What Is Container Security and How Does It Work? | Synopsys
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Definition

Container security is the practice, processes, and tools used to secure containers. Containerized environments are much more complex than traditional cybersecurity perimeters and require more specialized tools and strategies.

What is a container?

A container is a package of software files that hold everything you need to run an application, including the application’s code, dependencies, runtime, library, and more.

Containers help transform operations from physical, single-tenant computing resources to a more efficient, virtual, multitenant infrastructure. The container framework, popularized by Docker, simplifies and accelerates application deployment by packaging operating system components, applications, and all dependencies into layers within what’s known as a container image. More simply, a container image is an unchangeable software package that contains everything an application needs in order to run.

Developers are increasingly using containers as they

  • Better align with today’s cloud-native application development approach
  • Ensure that applications run the same way regardless of the environment they're running in
  • Enable a microservice approach, which makes rapid app development and deployment more feasible

Why is container security important?

Container security is important for the same reasons all application security is important: Without a comprehensive strategy and tooling in place to secure your containers, you risk exposing your customers’ sensitive data and negatively impacting your business.

Traditional AppSec tooling is not sufficient for securing containers, so container-specific security solutions and strategies are crucial.

In Gartner’s recent “Innovation Insight for Cloud-Native Application Protection Platforms” report, it confirmed this challenge: “The unique characteristics of cloud-native applications make them impossible to secure without a complex set of overlapping tools spanning development and production including […] containers.”


What is container image security?

Securing images is difficult, as each layer in a container image is an attack surface that can harbor software vulnerabilities.

Most images are built on third-party code, which makes the presence of third-party vulnerabilities likely. Relying on third parties makes it very challenging to gain control of upstream risk. Security efforts should therefore focus on the source of the images, scanning for vulnerabilities that might made their way in from upstream projects.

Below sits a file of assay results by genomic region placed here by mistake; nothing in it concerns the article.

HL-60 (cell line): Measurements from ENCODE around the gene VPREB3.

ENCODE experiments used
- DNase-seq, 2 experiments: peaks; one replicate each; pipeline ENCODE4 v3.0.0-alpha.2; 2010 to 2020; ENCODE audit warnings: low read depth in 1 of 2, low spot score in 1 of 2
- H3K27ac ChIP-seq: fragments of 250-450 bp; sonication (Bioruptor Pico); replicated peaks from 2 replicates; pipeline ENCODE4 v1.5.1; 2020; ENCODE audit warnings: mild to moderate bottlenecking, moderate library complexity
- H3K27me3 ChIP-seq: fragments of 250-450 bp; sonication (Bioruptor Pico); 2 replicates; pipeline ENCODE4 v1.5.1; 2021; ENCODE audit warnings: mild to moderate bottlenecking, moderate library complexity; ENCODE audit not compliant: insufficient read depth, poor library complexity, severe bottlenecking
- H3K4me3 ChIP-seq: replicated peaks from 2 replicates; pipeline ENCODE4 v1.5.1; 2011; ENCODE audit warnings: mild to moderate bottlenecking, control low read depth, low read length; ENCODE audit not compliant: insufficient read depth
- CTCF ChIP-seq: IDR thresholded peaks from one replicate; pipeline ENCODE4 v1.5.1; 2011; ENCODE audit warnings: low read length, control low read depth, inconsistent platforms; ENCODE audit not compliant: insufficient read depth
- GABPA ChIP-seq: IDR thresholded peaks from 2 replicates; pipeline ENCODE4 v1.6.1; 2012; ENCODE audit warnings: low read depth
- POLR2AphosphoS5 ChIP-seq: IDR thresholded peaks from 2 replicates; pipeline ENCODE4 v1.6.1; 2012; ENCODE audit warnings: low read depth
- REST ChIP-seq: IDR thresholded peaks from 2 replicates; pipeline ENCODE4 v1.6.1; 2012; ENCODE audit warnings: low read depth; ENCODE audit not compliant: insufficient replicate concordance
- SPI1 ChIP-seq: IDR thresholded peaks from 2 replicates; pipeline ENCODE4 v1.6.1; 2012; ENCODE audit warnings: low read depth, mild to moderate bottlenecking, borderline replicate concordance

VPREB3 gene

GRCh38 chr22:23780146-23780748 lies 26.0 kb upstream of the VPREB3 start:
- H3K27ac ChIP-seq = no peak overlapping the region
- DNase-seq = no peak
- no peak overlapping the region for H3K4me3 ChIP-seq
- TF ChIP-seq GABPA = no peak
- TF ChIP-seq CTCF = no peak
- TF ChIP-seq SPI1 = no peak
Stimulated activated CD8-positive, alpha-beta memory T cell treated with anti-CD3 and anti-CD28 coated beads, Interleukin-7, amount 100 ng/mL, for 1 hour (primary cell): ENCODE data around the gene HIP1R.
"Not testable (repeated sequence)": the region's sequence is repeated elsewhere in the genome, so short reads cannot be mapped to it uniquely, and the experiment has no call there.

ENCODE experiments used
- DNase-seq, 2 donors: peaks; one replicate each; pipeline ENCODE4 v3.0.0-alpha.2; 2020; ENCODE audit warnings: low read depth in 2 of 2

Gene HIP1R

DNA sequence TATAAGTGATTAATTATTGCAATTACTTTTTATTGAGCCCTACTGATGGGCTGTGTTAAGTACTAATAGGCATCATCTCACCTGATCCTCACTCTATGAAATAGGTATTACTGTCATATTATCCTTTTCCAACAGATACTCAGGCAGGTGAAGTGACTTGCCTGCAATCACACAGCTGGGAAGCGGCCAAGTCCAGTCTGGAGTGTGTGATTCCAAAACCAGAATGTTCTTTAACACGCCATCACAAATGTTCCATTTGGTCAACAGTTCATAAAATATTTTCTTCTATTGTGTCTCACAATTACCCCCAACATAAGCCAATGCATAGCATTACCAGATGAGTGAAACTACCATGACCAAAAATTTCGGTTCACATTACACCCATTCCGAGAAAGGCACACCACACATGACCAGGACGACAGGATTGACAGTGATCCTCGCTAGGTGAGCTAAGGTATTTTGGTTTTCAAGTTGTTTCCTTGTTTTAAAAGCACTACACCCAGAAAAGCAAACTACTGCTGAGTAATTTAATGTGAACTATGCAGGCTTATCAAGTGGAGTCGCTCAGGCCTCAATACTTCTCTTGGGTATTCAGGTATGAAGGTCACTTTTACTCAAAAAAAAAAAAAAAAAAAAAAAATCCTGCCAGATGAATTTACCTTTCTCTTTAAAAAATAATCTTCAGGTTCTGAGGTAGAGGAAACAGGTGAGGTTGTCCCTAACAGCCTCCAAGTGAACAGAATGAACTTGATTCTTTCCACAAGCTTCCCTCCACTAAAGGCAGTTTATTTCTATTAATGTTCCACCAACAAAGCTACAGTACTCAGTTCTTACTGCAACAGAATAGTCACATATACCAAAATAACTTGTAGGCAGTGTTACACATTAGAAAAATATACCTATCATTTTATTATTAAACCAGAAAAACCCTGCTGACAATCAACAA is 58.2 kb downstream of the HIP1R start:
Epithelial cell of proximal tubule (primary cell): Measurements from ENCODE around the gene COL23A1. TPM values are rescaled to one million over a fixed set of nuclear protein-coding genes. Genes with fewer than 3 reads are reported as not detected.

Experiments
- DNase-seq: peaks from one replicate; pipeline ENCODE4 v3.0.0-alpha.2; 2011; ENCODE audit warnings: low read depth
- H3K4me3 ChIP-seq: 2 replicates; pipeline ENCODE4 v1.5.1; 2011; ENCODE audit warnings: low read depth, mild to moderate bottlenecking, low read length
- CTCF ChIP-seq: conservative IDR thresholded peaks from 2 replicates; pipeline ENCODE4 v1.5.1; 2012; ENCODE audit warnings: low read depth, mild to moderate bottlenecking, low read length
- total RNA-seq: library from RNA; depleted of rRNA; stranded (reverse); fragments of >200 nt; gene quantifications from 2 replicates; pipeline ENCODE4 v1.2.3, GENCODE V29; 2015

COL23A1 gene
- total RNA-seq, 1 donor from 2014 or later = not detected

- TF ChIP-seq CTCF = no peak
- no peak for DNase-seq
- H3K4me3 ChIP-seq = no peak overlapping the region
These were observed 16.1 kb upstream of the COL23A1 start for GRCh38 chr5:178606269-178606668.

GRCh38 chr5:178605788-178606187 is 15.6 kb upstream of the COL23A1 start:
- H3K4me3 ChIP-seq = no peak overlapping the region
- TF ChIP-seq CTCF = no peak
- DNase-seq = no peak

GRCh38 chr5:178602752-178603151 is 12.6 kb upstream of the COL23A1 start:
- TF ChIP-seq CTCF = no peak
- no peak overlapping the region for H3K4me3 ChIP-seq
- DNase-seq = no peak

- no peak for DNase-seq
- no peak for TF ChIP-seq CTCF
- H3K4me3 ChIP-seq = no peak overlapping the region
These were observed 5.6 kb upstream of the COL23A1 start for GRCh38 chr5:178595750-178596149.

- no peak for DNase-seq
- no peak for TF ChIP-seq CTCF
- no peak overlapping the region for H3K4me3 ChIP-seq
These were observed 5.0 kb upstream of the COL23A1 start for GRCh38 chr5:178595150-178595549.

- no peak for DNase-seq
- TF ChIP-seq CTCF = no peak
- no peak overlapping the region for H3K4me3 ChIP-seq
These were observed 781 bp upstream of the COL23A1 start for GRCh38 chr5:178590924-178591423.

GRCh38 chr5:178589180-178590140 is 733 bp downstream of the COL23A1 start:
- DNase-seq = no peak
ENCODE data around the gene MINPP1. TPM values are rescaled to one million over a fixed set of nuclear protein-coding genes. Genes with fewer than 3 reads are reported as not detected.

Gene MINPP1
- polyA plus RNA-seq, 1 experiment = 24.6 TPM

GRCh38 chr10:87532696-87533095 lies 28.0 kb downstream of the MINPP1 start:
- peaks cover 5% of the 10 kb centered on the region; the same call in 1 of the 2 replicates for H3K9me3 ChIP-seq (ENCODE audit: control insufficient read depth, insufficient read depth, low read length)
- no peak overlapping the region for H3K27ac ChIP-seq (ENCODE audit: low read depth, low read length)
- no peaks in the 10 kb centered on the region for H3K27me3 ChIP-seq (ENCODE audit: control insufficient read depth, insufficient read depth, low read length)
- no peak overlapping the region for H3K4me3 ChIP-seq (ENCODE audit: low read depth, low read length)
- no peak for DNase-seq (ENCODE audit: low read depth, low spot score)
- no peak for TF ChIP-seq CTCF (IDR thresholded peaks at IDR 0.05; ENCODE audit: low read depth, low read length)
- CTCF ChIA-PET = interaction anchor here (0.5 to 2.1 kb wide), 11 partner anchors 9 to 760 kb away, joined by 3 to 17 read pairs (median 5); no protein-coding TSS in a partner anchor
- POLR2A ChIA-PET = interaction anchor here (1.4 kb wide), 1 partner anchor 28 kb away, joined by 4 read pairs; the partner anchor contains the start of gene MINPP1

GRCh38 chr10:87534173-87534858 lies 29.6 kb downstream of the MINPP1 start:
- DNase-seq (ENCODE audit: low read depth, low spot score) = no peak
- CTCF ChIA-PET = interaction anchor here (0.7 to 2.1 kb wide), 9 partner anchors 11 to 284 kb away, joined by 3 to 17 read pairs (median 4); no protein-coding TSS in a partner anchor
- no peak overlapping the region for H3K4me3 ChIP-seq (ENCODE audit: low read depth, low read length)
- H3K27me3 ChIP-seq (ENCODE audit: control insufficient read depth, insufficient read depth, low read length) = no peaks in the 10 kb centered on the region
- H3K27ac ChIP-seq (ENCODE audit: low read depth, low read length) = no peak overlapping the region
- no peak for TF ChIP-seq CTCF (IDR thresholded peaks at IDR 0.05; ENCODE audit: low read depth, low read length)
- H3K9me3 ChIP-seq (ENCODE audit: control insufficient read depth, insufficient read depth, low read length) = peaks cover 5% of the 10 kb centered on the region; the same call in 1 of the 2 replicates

Additional concerns include

  • Image squatting, in which bad actors target public registries by uploading malicious images with names nearly identical to original images, allowing them to gain entry to users’ containers
  • Container images are enormous, so it’s very difficult to complete thorough vulnerability scanning and configuration efforts
  • Shaky control measures, including a lack of clear processes around how images are modified and verified as authentic, and how lists of approved container registries are created and maintained

While traditional AppSec tools like SCA can scan base container images for known vulnerabilities, additional dependencies can be introduced at build or even runtime. Therefore, additional methods to analyze images later in the development life cycle are required for a complete picture of risk.


Container Security Explained | Synopsys

What are the top container security challenges?

Containers are still relatively new to the software development world, so there is still a lack of expertise in how to build secure containers.

The lack of expertise has led to a lack of governance, which has led to teams skipping formal security reviews. For example, some teams may not subject container images to the same level of scrutiny that they do for regular open source components, leaving huge security gaps.

One of the huge draws of containerization is using it to scale up deployment. However, the scale of containers being deployed on a regular basis can be overwhelming and difficult to keep up with, even with scanning technologies in place.

This complex environment requires specific and targeted security efforts.  


How can Synopsys help?

Synopsys Black Duck SCA solution helps you secure and manage open source risks in applications and containers. Black Duck®

  • Scans container images for open source components and surfaces vulnerabilities
  • Integrates with binary and container repositories to help act as a gatekeeper for allowed and forbidden images
  • Uses binary analysis to analyze containers after they're built to identify dependencies (and thus vulnerabilities), even those introduced during the build, as well as any sensitive information left exposed

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